The following describes an exemplary method of using the macro array. The macro array is used basically in the same way as the micro array. Specifically, the macro array is hybridized with isotope (33P, etc.)-labeled targets. Then, target molecules that did not bind to the array are washed and removed, leaving only hybridized target molecules on the macro array. Here, since the target molecules are isotope-labeled, the spots are exposed on an imaging plate and the expression level of the targets is determined by measuring signal intensity from the imaging plate—a procedure not performed in the micro array.

The techniques of the present invention can also be applied to the mass array. In the mass array, genomic DNA fragments are arranged and immobilized in an orderly manner on a silicon substrate, and therefore the structure is basically the same as that of the micro array. The mass array was developed for SNP analysis, and as such it is used differently from the DNA micro array.

Specifically, oligonucleotides corresponding to regions in the vicinity of target SNP are synthesized and hybridized with the mass array. Then, by using the oligonucleotides as primers, a DNA fragment having a SNP single base difference is synthesized through elongation catalyzed by DNA polymerase. The DNA fragment is eluted and then ionized with MALDI. The SNP type can be determined by detecting a single base mass difference using TOS-MS.

The bead array can also be used as the nucleic acid array of the present invention. The bead array is used in such a manner that, in a small container, a probe such as a nucleic acid or antibody is immobilized on a surface of each bead to which an ID code has been added, and that the probe immobilized on the probe surface is specified by reading the ID code of the bead. With use of a two-wavelength laser beam, 100 kinds of beads can be quantified. That is, in an array according to the present invention, the support may be a collection of micro arrays (beads, for example) on which biosubstances or synthetic substances are individually immobilized.

<Chromosomal Location Recognizable Array>

The nucleic acid array used in the present invention is most preferably the chromosomal location recognizable array described in the First Embodiment. In the chromosomal location recognizable array, the probes (a plurality of nucleic acid molecules) immobilized on a support are arranged in such an orderly manner that the chromosomal order of respective base sequence blocks of the nucleic acid molecules is recognizable. In the most typical chromosomal location recognizable array, the nucleic acid molecules (probes) are arranged in the chromosomal order of respective sequence blocks of the base sequences of the probes. That is, the probes are arranged in the chromosomal order. With the probes arranged in the chromosomal order, the chromosomal location recognizable array provided as a nucleic acid array is usable as a micro array, a macro array, a mass array, and the like.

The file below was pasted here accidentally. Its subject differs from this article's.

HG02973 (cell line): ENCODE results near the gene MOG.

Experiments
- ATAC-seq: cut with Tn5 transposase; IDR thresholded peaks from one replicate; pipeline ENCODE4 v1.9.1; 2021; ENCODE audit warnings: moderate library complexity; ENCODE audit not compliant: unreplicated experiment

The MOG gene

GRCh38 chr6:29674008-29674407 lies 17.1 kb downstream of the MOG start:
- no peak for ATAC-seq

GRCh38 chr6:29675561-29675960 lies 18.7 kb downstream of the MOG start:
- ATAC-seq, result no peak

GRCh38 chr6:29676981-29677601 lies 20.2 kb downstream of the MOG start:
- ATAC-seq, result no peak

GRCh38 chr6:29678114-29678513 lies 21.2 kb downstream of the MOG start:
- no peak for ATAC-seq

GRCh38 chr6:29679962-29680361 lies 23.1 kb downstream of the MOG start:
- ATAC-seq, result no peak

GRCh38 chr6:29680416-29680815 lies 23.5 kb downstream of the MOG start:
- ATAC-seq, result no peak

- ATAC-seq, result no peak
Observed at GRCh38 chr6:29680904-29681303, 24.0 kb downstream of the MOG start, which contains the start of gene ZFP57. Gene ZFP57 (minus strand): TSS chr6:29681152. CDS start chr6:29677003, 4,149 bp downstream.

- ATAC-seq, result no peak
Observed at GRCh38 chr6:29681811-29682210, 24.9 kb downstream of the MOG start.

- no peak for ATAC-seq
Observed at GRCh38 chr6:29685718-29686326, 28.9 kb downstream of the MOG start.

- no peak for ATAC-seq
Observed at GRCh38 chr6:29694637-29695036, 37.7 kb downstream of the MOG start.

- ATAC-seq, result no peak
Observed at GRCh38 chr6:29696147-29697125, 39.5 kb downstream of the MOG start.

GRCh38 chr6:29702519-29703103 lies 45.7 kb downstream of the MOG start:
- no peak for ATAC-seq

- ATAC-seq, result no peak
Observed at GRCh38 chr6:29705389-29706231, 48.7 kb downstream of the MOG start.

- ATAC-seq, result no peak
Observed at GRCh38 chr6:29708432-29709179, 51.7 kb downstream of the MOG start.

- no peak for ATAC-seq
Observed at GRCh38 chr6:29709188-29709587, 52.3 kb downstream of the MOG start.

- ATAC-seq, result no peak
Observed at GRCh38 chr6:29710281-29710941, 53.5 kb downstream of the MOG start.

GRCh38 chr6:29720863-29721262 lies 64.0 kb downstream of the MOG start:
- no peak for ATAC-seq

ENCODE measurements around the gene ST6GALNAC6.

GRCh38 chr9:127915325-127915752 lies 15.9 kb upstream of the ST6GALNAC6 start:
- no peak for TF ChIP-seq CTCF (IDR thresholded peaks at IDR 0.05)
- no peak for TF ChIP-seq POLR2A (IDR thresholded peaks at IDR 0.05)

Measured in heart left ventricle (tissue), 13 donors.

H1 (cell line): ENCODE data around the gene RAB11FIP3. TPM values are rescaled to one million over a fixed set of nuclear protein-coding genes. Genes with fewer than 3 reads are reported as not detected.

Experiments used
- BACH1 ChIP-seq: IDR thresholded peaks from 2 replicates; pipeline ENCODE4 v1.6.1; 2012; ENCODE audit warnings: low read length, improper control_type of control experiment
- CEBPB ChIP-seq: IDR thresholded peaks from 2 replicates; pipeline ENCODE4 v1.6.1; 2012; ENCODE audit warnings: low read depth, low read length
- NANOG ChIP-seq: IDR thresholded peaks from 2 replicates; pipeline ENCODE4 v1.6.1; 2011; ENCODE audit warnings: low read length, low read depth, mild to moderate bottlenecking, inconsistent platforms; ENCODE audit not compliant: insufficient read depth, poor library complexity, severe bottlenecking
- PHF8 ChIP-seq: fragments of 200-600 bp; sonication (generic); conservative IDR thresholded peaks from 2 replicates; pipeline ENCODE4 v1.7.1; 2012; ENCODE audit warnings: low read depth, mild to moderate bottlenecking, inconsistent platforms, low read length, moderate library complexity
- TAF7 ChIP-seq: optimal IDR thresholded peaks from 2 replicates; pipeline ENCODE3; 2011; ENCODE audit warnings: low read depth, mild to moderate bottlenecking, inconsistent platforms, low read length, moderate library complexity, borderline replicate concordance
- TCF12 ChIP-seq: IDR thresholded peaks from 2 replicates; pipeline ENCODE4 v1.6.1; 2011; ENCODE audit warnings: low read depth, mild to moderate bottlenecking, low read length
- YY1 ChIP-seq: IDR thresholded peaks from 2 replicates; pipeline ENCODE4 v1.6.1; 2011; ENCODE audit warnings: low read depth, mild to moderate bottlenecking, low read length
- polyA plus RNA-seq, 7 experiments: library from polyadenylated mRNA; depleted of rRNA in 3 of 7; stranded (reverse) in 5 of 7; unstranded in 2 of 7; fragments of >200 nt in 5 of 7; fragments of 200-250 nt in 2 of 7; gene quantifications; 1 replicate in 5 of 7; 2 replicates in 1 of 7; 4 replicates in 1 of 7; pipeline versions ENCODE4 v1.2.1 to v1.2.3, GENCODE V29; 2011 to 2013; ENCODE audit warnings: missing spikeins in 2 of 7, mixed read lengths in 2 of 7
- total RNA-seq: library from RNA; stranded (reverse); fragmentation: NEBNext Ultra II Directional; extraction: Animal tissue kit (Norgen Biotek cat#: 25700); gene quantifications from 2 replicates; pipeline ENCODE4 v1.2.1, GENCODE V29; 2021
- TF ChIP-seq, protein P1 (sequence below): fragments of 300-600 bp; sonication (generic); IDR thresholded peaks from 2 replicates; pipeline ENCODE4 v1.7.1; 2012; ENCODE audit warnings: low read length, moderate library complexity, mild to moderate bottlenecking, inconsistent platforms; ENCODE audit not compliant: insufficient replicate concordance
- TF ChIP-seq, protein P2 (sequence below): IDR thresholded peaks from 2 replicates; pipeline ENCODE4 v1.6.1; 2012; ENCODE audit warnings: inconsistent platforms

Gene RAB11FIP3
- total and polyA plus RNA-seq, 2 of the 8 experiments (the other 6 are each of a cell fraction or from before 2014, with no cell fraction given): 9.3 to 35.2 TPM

In the bead array, the beads immobilizing the probes are appended with sequence position information indicative of the chromosomal order of base sequence blocks corresponding to the base sequences of the probes. In use, the analysis result (result of hybridization) is acquired and the sequence position information is read out, so that the order obtained from the analysis result is rearranged in the chromosomal order.

The nucleic acid molecules immobilized on the nucleic acid array may be DNA or RNA, and DNA is generally used as described above. The type of DNA used as the probes immobilized on the DNA array (nucleic acid array) is not particularly limited, but a genetic marker, genomic DNA, genomic DNA treated with restriction enzyme, cDNA, EST, and synthetic oligoDNA are preferably used, for example. It is preferable that the DNA be arranged based on a genetic map or physical map. For example, for a group of different kinds of genetic markers, it is preferable that these genetic markers make up a genetic map. Based on the genetic map, the DNA fragments can be arranged on a substrate.

The genetic marker or a group of genetic markers are not particularly limited as long as they can serve as genetic labels on the chromosome. Non-limiting examples include an EST marker using EST, a SNP marker including SNP (Single Nucleotide Polymorphism), a RFLP (Restriction Fragment Length Polymorphism) marker, and a micro satellite marker (SSR (simple sequence repeat) marker). Thus, the genetic marker or a group of genetic markers include genomic DNA treated with restriction enzyme, EST, synthetic oligoDNA, and the like, if they can be used as markers.

The number of DNA (probes) immobilized on the support is not particularly limited, and it is generally on the order of several thousand (103). The number of immobilized (or arranged) DNA varies greatly depending on the type of device, such as a spotter, used for the fabrication of the array, or the area of the support (substrate), for example.